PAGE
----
He said the security guard asked him to delete any photos he had taken from his mobile phone.

Bizarro Earth

New Zealand oil spill reaches shore as bad weather holds up response

© Getty/Fairfax Media Oil streams from the Rena.
Tarballs appear on Bay of Plenty beaches as stricken freighter Rena threatens environmental catastrophe

Oil has begun washing up on a popular beach on New Zealand's east coast, five days after the container ship Rena struck a reef in the Bay of Plenty. Officials urged people to avoid the area, warning that the water off Tauranga city had become "highly toxic".

Efforts to remove oil from the ship, which ran aground on Astrolabe Reef in the early hours of Wednesday, have been suspended in the face of deteriorating weather conditions.

On Sunday about 10 tonnes of fuel oil had been pumped into safe storage from the 236-metre-long ship but that represented a fraction of the 1,700 tonnes on board.


Poland re-elects PM Donald Tusk

© Agencja Gazeta/ReutersPoland's prime minister Donald Tusk celebrates the election results.
Donald Tusk looks to have won a historic second term as prime minister of Poland, with his Civic Platform becoming the first party to win two consecutive terms since the collapse of communism.

Full official results are not expected until Tuesday, but with 93% of the votes counted, Tusk's free market party had 39% of the votes in Sunday's election. Its main rival, Jaroslaw Kaczynski's Eurosceptic nationalist-conservative Law and Justice party (PiS), trailed on 30%.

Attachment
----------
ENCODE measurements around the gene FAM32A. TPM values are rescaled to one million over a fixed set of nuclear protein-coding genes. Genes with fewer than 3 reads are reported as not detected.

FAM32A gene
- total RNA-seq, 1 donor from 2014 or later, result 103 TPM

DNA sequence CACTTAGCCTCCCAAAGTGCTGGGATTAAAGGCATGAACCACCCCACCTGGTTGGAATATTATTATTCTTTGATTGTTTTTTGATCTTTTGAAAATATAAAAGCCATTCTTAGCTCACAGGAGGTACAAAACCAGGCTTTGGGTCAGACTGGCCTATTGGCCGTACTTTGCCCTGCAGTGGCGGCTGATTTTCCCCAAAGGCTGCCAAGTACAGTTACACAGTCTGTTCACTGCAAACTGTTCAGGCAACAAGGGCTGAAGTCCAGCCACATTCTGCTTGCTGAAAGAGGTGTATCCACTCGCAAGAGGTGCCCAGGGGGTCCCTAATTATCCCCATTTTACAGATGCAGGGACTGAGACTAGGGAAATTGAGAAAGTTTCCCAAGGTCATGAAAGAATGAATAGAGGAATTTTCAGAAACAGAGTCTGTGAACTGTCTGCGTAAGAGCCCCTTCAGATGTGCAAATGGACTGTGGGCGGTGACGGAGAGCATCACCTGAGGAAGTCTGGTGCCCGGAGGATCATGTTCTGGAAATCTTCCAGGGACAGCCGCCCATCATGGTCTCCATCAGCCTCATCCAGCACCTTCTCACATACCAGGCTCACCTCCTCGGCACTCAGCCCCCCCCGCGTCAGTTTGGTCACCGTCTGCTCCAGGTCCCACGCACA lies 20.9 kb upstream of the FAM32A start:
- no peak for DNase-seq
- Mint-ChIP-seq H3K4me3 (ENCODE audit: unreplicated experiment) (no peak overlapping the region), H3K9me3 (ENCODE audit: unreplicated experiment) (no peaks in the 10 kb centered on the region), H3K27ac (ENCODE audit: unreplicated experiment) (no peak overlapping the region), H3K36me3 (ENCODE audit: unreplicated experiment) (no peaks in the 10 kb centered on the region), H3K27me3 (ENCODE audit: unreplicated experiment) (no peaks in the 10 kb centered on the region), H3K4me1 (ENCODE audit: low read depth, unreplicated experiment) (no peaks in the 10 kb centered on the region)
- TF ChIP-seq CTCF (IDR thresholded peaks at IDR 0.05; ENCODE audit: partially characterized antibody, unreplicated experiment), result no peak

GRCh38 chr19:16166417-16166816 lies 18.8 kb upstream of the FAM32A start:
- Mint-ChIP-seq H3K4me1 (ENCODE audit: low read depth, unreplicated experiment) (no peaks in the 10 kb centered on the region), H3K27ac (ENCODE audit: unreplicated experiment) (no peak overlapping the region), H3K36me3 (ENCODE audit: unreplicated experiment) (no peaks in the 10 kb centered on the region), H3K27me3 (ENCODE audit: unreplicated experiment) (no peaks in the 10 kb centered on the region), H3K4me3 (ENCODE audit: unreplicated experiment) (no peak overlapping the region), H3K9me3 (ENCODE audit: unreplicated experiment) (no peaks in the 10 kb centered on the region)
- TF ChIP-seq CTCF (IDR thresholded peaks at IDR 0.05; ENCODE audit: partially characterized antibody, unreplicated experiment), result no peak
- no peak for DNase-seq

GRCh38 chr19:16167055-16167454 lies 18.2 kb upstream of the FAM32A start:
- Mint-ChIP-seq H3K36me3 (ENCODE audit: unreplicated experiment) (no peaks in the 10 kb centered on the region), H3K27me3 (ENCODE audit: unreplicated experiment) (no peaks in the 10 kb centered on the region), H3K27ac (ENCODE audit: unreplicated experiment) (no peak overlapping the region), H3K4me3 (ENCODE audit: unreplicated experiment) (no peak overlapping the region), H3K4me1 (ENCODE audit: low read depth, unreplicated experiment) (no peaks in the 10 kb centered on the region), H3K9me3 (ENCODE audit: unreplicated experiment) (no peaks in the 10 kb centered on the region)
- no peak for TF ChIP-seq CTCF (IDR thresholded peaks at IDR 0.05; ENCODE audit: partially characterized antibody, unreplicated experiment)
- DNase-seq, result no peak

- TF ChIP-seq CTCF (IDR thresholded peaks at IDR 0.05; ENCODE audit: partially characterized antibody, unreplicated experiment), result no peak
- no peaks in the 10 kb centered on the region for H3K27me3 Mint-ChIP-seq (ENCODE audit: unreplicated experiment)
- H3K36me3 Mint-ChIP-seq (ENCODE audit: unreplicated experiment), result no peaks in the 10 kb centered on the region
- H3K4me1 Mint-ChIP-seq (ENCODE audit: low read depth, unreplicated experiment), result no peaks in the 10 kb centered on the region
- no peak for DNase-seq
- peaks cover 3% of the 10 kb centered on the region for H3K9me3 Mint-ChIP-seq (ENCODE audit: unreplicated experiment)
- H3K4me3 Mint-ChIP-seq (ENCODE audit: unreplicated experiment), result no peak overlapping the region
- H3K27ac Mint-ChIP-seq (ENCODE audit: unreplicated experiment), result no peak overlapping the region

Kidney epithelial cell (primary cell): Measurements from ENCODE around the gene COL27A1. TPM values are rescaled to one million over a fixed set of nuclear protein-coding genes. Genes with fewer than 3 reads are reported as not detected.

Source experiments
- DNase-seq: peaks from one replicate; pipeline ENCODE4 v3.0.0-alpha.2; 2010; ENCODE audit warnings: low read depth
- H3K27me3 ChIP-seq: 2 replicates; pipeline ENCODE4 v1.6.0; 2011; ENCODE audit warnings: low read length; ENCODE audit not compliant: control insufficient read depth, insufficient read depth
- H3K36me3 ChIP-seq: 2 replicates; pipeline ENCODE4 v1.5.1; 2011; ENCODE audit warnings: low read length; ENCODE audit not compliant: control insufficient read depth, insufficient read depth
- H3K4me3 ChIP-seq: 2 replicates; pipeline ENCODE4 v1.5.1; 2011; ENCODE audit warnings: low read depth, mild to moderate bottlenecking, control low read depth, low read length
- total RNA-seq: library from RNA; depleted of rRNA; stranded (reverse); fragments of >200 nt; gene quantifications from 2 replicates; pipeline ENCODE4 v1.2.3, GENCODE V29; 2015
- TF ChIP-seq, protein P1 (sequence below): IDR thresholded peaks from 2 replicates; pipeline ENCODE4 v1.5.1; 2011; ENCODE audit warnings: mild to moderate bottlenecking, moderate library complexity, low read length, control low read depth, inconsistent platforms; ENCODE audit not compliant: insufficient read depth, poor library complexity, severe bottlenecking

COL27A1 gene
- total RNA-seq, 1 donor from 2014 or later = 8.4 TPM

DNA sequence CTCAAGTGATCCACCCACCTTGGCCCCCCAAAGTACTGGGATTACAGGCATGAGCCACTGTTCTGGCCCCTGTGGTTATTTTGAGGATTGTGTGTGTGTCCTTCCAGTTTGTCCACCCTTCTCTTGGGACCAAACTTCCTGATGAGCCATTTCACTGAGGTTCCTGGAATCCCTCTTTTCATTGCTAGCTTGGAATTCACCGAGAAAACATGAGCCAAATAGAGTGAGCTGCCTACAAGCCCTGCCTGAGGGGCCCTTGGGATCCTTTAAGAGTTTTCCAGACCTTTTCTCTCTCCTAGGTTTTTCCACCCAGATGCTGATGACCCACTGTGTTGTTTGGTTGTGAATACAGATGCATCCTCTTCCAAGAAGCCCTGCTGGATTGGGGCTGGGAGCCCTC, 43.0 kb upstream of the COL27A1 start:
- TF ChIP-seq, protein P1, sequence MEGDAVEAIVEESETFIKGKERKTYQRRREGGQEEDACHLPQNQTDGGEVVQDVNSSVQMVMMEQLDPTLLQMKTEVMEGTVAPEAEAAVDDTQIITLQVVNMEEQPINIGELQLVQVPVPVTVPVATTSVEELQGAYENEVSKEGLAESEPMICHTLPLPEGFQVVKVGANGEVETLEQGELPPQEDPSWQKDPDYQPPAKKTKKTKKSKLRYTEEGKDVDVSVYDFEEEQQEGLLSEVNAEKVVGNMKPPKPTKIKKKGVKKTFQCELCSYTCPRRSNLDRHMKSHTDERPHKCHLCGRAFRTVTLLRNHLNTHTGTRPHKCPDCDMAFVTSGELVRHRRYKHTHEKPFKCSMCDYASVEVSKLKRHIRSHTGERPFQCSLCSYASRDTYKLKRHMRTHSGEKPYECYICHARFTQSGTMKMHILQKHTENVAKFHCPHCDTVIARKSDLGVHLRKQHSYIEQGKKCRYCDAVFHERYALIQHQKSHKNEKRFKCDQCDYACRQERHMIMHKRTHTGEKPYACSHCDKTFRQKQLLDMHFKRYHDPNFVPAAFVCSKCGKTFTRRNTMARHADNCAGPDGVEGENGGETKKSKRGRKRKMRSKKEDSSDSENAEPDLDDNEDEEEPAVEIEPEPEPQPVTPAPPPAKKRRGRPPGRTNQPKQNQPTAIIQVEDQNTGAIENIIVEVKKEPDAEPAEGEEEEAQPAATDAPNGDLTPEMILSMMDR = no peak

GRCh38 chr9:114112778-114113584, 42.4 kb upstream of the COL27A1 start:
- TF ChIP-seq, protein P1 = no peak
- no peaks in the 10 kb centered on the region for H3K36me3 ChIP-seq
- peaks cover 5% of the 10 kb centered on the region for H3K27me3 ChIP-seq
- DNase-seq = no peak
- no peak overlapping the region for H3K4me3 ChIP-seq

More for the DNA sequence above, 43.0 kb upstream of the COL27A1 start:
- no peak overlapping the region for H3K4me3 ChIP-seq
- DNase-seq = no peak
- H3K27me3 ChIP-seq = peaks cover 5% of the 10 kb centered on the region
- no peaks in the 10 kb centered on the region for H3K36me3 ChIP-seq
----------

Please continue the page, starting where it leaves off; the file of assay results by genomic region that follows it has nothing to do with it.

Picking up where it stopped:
Markets reacted positively to the news, with Polish shares and the zloty up.

On current projections, Civic Platformwould secure 206 seats in the 460-member lower chamber, or Sejm. It also won a clear victory in the upper chamber, or senate, where it was set to win 62 of the 100 seats.

Its ally, the rural-focused Peasants' party, was on track to win 30 seats, giving Tusk enough support to rebuild the same coalition that has steered Poland smoothly through the economic turmoil of the past four years. The two parties enjoyed a drama-free relationship, at least in public, that added to the government's stable image.


UK: Your husband will never be promoted if you wear trousers: An RAF wife reveals her VERY bizarre life in a military base

It was the moment that I began to realise what I'd let myself in for. I casually remarked to a wing commander's wife that I might wear a sharp trouser suit to an annual reception and she turned to me with a look of incredulity on her face.

'You don't really expect your husband to get promoted if you wear trousers, do you?' she asked.

The faintest whiff of rebellion was clearly intolerable at RAF Lyneham, the Wiltshire base where my husband had been stationed. A new millennium was about to dawn, but to me it felt as if I had been transported back to the Fifties.
© unknownWedding bliss: Life as the wife of a serving RAF officer threw up some rather interesting situations for Annie Waller


US: TSA: Children pose little risk, can keep shoes on during security check

© unknown